• Drug Interactions: Must separate dairy, iron supplements, or antacids containing aluminum or magnesium by 2 to 4 hours
    • Precautions: Allergic reactions, don't use in children
  51. Doxycycline
    • Brand Name: Doryx, Vibramycin, etc.
    • Drug Class Action: A tetracycline antibiotic
    • Side Effects: Nausea, vomiting, diarrhea, photosensitivity, yellow/brown discoloration of teeth, retard bone growth in children
    • Drug Interactions: Must separate dairy, iron supplements, or antacids containing aluminum or magnesium by 2 to 4 hours
    • Precautions: Allergic reactions, don't use in children
  52. Aminoglycosides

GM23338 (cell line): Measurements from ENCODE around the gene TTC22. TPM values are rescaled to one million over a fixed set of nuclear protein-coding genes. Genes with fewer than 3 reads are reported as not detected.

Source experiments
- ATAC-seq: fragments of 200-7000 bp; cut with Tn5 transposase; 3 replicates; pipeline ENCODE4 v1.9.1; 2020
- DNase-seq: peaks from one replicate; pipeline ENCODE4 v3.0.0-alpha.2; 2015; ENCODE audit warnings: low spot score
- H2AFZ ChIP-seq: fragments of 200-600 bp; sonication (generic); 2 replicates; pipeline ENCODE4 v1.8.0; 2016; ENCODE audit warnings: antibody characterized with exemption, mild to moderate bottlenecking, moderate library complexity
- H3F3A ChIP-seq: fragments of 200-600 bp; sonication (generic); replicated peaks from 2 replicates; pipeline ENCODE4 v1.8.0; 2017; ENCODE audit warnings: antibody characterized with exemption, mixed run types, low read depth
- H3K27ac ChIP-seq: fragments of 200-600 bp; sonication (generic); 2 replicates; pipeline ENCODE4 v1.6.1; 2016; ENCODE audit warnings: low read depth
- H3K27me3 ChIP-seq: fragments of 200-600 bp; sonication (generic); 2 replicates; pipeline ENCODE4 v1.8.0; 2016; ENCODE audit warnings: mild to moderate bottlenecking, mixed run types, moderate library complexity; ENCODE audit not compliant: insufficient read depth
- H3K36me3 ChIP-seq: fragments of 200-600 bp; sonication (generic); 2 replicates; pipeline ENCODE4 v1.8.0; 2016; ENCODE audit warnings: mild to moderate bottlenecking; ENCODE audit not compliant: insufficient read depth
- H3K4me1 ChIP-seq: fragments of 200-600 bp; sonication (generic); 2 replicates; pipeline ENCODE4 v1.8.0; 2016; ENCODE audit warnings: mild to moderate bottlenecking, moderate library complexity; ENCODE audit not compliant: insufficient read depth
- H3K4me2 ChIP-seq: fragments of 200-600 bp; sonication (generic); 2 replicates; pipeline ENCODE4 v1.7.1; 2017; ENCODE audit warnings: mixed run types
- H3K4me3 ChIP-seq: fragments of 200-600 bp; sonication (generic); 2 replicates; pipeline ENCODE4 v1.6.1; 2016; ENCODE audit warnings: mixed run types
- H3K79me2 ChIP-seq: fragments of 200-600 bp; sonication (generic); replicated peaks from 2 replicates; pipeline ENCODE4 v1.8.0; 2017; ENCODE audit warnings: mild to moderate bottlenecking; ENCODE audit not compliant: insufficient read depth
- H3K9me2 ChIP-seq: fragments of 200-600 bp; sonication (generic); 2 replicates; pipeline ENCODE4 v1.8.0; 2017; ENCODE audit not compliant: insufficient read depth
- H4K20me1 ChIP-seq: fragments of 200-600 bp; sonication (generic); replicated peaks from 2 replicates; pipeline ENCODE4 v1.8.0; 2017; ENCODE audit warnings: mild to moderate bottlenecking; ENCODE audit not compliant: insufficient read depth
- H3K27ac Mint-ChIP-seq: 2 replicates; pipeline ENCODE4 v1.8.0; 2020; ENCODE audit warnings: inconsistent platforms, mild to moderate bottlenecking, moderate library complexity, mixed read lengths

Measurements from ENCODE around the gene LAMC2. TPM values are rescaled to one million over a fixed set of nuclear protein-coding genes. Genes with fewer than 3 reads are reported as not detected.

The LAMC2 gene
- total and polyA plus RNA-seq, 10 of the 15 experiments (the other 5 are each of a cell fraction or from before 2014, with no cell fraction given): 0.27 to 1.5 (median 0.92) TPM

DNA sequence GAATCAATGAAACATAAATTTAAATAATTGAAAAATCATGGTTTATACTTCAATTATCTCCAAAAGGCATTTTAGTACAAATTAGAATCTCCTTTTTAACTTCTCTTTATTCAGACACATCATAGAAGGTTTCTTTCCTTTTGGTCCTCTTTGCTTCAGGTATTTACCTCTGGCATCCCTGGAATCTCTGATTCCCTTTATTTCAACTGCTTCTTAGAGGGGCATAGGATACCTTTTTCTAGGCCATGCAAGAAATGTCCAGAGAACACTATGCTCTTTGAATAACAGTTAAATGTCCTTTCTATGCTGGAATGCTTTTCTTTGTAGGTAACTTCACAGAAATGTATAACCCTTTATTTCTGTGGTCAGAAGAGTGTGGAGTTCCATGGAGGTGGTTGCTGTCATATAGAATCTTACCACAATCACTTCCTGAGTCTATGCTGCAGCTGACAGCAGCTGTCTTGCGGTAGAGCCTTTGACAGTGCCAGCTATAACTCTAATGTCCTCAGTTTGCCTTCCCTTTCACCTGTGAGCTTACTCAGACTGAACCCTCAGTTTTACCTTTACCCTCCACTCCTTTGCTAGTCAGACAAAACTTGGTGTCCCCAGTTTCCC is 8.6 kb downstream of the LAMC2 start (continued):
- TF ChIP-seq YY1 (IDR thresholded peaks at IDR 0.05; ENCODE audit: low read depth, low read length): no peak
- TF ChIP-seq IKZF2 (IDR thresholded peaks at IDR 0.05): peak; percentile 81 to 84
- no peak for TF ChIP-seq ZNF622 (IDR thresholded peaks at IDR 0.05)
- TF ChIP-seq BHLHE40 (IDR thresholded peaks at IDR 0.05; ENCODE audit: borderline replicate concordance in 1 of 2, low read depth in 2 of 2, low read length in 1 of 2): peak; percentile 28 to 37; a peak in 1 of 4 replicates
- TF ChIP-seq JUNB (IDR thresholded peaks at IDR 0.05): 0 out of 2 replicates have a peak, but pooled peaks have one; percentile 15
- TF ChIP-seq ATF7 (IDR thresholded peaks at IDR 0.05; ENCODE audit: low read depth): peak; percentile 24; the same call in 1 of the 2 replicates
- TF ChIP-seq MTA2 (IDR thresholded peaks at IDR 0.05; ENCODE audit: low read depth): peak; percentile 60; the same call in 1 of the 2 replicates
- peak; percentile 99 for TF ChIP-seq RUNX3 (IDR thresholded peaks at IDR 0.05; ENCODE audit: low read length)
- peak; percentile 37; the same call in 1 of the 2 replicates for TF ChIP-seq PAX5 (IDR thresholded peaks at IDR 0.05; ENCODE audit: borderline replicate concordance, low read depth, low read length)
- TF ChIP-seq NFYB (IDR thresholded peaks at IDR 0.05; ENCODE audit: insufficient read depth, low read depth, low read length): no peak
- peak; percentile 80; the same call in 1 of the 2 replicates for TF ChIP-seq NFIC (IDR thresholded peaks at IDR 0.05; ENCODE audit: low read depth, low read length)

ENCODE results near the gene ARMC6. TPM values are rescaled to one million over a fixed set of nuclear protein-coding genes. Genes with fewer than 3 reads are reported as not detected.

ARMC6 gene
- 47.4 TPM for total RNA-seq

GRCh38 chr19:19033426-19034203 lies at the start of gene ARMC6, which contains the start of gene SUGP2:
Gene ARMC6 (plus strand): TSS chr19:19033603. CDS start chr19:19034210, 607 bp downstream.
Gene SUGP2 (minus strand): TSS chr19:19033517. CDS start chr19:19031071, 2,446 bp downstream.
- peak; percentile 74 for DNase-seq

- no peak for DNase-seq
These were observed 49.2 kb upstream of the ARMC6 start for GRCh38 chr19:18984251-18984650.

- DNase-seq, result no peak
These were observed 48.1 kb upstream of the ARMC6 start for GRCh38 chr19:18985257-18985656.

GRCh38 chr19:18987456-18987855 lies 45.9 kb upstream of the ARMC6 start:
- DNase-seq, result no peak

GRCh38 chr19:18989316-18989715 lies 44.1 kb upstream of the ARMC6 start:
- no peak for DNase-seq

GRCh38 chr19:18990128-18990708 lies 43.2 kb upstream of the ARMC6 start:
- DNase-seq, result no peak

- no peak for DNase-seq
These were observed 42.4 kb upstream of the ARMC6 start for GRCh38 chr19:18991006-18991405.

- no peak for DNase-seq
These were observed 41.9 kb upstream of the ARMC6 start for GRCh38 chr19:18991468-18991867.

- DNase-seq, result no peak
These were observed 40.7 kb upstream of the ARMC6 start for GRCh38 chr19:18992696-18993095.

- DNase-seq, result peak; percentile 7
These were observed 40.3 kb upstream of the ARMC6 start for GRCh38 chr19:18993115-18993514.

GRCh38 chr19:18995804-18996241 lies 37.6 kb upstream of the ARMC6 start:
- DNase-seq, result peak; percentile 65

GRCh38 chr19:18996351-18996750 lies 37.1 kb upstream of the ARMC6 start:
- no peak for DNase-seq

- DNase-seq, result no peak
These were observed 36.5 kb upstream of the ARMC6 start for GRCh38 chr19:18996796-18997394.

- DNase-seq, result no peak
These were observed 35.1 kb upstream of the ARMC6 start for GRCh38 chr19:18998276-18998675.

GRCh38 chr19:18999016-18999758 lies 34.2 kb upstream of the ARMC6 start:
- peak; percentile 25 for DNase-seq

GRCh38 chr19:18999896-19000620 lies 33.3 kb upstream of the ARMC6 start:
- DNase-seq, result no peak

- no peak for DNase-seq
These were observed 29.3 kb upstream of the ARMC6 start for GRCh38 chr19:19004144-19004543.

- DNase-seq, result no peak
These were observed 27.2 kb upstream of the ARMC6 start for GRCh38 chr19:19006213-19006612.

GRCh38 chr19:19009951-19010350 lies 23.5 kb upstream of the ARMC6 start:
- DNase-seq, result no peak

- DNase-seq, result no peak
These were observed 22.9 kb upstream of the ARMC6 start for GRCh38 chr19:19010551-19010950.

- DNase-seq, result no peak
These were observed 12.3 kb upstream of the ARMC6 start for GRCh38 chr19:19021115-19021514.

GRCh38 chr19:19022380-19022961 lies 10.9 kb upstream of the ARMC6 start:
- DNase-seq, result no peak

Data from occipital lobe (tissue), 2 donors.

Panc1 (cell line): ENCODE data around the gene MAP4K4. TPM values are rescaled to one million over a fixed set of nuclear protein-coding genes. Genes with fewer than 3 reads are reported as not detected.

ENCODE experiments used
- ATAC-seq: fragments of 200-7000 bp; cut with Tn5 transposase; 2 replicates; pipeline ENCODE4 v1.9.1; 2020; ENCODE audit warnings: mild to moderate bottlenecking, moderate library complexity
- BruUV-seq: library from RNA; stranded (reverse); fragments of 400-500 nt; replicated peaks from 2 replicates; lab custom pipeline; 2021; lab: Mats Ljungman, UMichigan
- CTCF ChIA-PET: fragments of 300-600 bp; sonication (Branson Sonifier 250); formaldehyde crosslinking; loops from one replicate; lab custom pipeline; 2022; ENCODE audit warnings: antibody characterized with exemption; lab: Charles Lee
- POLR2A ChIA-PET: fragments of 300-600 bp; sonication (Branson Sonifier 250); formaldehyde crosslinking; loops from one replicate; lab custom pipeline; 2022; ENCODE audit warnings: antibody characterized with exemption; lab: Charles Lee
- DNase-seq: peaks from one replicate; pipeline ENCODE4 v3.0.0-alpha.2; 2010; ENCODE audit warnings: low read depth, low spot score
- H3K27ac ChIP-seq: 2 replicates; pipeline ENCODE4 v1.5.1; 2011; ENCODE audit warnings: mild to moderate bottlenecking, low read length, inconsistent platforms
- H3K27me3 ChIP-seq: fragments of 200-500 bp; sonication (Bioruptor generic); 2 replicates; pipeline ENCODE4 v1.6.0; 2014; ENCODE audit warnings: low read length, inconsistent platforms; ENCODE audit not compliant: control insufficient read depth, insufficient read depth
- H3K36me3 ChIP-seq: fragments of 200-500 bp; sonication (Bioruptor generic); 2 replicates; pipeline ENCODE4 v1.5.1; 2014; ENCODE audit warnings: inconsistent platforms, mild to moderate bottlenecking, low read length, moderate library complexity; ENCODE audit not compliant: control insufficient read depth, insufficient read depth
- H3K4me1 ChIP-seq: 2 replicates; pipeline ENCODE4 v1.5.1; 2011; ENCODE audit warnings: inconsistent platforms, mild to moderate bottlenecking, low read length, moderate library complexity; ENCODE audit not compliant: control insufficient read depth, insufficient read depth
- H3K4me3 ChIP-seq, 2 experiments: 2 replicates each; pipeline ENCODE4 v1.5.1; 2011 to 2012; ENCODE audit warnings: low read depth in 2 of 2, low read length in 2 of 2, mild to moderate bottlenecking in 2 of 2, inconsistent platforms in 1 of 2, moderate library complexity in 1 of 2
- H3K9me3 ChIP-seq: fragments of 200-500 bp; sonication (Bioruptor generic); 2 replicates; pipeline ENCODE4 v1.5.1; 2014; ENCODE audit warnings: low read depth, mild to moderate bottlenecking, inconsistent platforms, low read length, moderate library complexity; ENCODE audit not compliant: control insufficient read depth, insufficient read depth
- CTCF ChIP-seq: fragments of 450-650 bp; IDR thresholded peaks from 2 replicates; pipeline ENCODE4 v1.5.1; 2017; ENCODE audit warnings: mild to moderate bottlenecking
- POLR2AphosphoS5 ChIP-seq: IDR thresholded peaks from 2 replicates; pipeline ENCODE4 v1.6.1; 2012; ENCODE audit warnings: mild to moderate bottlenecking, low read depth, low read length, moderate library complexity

• Treat severe infections
    • Most are available only as IV or IM formulations
    • A few are in topical agents
  53. What aminoglycoside is contained in Neosporin?
    Neomycin
  54. Name two of the most severe adverse effects caused by aminoglycosides.
    Hearing damage and kidney damage
  55. Which two lab values allow pharmacists to check the kidney function of patients taking aminoglycosides?
    • BUN (blood urea nitrogen)
    • Serum creatinine (SrCr)
  56. True or False?
    A patient is on the IV aminoglycoside, gentamicin. The pharmacist is most concerned about diarrhea.
    False.
  57. True or False? A patient is on the IV aminoglycoside, gentamicin. The pharmacist is most concerned about SrCr.
    True. (The pharmacist would be most concerned about SrCr as well as BUN.)
  58. What is the medical term for hearing damage?
    Ototoxicity
  59. Tobramycin
    • Brand Name: NebcinTobrex (eye), TOBI (nebulizer solution), etc.